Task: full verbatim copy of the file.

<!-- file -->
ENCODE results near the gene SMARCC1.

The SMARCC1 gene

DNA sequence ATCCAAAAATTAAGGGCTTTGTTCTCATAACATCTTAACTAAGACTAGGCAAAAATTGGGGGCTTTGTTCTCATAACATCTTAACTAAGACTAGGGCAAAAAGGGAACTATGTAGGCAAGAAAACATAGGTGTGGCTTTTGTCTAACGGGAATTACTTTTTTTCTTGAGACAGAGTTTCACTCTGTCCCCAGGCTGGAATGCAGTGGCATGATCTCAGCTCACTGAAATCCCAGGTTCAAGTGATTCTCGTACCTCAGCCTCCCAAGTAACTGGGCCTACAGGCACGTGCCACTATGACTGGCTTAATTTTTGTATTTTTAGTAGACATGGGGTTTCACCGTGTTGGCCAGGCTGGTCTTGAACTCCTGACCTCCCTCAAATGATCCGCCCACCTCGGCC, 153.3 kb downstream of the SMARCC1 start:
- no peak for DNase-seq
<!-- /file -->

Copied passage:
ENCODE results near the gene SMARCC1.

The SMARCC1 gene

DNA sequence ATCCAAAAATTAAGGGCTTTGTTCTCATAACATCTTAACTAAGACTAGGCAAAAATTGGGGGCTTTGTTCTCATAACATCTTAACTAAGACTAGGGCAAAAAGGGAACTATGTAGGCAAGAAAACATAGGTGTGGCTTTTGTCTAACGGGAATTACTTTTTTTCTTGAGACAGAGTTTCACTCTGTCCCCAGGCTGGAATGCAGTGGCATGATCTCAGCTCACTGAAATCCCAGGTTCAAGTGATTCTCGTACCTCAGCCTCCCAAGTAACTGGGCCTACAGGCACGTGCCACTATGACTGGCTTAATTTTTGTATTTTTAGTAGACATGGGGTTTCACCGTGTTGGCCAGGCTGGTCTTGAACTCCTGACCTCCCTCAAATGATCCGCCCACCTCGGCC, 153.3 kb downstream of the SMARCC1 start:
- no peak for DNase-seq